There's a new push to bring back a piece of Seattle history.
A fundraising campaign is underway that could lead to the return of the vintage trolleys that ran along the waterfront for more than 20 years.
Friends of the Benson Trolleys is trying to $28,000 by the end of the month through a Kickstarter campaign to fully fund a study into how the nearly century-old trolleys might run on the same tracks as Seattle's modern streetcars, which will soon expand to First Avenue.
"These ones are pretty sleek and cool but the technology is not that different," said Don Blakeney, a leader in the effort, as he stood beside a South Lake Union Streetcar.
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The old trolleys run on the same gauge of track at about the same speed, but might need modifications for voltage, boarding on both sides, and wheelchair accessibility.
City Council leaders building out the new streetcar network sound positive about the concept.
"Bringing them back into play, I think it's a great idea," said Andrew Glass-Hastings of the Seattle Department of Transportation.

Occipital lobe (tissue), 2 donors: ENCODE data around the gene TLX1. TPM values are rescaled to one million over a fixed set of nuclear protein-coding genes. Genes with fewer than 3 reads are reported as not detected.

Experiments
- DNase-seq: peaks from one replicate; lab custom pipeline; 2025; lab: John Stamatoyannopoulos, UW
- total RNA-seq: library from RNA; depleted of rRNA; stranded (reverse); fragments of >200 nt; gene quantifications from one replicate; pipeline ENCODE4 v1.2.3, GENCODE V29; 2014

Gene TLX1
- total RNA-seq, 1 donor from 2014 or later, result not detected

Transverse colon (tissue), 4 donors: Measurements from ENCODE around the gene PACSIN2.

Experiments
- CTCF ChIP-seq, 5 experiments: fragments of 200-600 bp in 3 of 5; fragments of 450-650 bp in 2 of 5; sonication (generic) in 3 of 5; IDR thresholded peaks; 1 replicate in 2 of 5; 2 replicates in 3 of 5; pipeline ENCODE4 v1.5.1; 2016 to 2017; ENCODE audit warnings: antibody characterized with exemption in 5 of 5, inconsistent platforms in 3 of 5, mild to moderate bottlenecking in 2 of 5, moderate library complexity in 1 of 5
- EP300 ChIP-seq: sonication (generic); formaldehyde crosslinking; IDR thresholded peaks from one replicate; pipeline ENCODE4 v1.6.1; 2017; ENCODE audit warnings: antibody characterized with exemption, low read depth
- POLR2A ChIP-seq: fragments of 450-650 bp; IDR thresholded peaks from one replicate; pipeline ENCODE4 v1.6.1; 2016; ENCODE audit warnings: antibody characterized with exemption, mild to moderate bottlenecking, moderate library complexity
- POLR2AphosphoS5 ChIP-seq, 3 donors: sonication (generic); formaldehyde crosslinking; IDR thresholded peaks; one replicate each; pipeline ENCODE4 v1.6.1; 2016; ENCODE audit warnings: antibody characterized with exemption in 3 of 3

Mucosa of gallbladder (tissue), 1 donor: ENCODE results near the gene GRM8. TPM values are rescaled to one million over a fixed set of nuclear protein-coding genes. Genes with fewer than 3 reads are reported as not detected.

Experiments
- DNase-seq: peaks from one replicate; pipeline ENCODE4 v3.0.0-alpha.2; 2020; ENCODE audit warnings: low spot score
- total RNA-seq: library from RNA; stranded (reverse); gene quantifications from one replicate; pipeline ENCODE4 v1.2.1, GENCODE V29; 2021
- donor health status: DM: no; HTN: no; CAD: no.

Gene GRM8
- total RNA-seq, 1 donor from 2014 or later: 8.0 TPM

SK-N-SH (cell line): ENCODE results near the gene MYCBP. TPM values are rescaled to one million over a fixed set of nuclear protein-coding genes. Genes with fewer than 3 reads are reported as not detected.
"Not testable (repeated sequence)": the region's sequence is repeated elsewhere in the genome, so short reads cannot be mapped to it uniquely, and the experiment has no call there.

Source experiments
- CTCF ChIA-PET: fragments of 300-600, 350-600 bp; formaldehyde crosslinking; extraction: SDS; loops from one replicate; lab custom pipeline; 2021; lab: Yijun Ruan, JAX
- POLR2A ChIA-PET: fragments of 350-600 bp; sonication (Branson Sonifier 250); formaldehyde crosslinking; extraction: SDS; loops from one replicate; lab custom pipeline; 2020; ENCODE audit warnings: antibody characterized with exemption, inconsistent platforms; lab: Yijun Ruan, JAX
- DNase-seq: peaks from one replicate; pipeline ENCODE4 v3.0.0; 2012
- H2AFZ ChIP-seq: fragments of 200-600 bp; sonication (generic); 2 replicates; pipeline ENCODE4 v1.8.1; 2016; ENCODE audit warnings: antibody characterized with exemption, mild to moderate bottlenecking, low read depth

City council member George Benson fought for years to bring the streetcars to Seattle from Australia.
They ran along the waterfront from 1982 to 2005, when construction of the Olympic Sculpture Park displaced the trolley maintenance facility.
It was supposed to be a 2-year closure, but the trolleys never ran again.
Three are now in St. Louis.
The two stored in Anacortes are the focus of the fundraising effort.
The city is not providing any money and officials say the old streetcars would have to meet modern safety and operational standards to join the new system.
The feasibility study will figure out how much that might cost.
The next step would be a fundraising campaign to retrofit the old trolleys.
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